Hate Hoaxes Are What Happen When Your Religion Is Identity Politics

Hate Hoaxes Are What Happen When Your Religion Is Identity Politics

These stories bear too many similarities to be seen simply as isolated attention-seeking. Progressivism is a toxic belief system, incompatible with freedom, peace, and unity.
Jayme Metzgar
By

When Christianity was still a baby religion, it dealt with its first case of hypocrisy. The Bible records the story in Acts 5: Ananias and Sapphira, a married couple in the church at Jerusalem, sold a piece of property. They made it known that they were donating all their proceeds to the poor, but they lied about the price, secretly keeping a portion for themselves.

For this self-exalting falsehood, the Holy Spirit struck them dead. “Then great fear came on the whole church,” the author of Acts concludes. I guess so.

Times change, and religious affiliations fluctuate, but human nature remains the same. People will always be tempted toward self-exalting lies, seeking to be applauded as virtuous without putting in the effort to actually be virtuous.

It’s through this lens that we should view the curious case of Jussie Smollett, who now appears to have faked a hate crime against himself, blaming it on faceless Trump supporters. We could also mention other recent viral “hate hoaxes”––the Covington Catholic debacle, the homophobic Whole Foods cake, and the too-readily-believed “racist restaurant patron” tales that plague the internet. These stories bear too many similarities to be seen simply as isolated attention-seeking.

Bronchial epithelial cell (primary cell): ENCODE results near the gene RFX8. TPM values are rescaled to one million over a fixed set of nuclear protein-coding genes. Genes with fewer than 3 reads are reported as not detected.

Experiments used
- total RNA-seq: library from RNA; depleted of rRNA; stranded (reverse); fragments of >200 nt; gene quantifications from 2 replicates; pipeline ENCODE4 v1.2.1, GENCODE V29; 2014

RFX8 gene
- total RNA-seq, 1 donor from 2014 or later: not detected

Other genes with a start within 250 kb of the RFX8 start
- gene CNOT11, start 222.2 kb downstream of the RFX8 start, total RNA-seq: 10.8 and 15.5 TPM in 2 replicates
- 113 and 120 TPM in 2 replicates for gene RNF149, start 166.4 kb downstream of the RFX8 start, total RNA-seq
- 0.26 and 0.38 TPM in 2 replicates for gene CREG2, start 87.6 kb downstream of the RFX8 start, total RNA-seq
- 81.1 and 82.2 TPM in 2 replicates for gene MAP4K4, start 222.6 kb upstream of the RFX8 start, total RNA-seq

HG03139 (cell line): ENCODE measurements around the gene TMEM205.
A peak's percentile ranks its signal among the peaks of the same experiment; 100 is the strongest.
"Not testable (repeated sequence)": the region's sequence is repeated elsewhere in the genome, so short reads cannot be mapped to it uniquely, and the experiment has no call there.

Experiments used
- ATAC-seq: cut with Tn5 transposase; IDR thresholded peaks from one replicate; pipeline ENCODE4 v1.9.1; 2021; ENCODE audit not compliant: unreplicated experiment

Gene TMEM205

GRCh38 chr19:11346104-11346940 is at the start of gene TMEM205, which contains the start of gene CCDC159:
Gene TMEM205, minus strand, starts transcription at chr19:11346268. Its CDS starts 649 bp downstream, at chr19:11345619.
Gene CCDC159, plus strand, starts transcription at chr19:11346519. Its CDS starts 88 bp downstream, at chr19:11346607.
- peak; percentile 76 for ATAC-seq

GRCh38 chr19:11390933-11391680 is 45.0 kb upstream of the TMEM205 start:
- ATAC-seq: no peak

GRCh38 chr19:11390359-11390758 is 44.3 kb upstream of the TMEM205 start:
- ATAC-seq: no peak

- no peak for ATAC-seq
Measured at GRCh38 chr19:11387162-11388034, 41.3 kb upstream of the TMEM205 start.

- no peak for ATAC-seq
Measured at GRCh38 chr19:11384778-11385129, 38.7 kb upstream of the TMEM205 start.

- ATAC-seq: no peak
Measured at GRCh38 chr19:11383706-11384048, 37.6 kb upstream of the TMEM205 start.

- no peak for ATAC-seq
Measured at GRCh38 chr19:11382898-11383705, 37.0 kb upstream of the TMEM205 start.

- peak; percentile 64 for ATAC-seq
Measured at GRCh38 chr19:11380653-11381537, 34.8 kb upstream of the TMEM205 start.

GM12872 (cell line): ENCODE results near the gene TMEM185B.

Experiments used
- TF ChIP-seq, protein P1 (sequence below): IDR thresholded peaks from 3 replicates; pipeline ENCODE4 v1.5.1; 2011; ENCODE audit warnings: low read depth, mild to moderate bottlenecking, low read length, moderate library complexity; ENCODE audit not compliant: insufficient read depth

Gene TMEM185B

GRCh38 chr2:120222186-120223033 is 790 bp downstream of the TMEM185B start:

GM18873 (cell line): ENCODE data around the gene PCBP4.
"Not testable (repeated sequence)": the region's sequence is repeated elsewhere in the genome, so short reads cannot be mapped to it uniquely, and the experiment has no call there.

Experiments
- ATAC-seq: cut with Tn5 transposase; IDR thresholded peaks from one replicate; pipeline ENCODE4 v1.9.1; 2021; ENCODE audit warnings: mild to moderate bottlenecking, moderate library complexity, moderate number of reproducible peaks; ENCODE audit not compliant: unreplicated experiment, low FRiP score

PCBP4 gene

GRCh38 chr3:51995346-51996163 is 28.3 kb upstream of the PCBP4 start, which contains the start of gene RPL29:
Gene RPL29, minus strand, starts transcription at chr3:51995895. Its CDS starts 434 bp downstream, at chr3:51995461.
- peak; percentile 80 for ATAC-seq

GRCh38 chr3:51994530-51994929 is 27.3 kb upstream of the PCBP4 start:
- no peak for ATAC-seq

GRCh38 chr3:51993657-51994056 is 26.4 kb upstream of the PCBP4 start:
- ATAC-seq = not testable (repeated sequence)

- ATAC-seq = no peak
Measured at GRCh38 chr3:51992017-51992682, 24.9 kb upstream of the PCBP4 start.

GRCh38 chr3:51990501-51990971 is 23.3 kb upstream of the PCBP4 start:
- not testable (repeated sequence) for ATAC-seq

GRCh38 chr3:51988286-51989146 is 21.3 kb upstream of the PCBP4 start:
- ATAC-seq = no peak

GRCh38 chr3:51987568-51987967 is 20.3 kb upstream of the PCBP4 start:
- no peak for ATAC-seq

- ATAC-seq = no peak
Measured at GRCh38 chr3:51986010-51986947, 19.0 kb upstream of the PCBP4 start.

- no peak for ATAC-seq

Instead, this phenomenon has everything to do with a philosophy that has taken hold in the modern mind. Like Ananias and Sapphira before them, we should see these particular liars as early hypocrites in a new religion: the church of modern progressivism.

Progressivism As A Religion

I grew up in the 1980s, when American culture was quickly becoming post-Christian but hadn’t quite gotten there yet. Hedonism reigned; Michael Jackson’s “Bad” was the gleeful anthem of a rebellious generation. Later, in the ’90s and early aughts, moral relativism became the new governing philosophy. Do right and wrong even exist? It depends on what the meaning of “is” is.

Today, things are different. Virtue is very much back in vogue. When I look at this generation, I see young people fiercely, desperately trying to be good. A righteous fervor is sweeping America, shaming and punishing all who do evil. Yet the standards for “good” and “evil” seem unfamiliar and arbitrary. This is a strong indicator that the post-Christian agnosticism is over, and a new religion—one I’ll call progressivism—is rising from the ashes.

Philosophers and theologians have long posited that humans seek three fundamental virtues: goodness, truth, and beauty. The answer to the question “What is good, true, and beautiful?” is at the core of many religious traditions. Christianity finds the answer to all three questions in God himself. Without God, the Christian has no framework for right and wrong, for ultimate truth, or for the transcendent meaning that renders life beautiful.

Progressivism attempts to fill this God-shaped void with its own modern deities. To know what is beautiful, progressives look to the Self—self-realization and self-expression. To determine truth, progressives largely look to Science (although the worship of Science is slipping, as it is increasingly conflicts with the god of Self). Finally, to know what is morally right, progressives turn to something they call History. Now, by “History,” please understand that I do not mean the study and understanding of actual events in the past. I mean the moral force people invoke when they talk about being “on the right side of history.”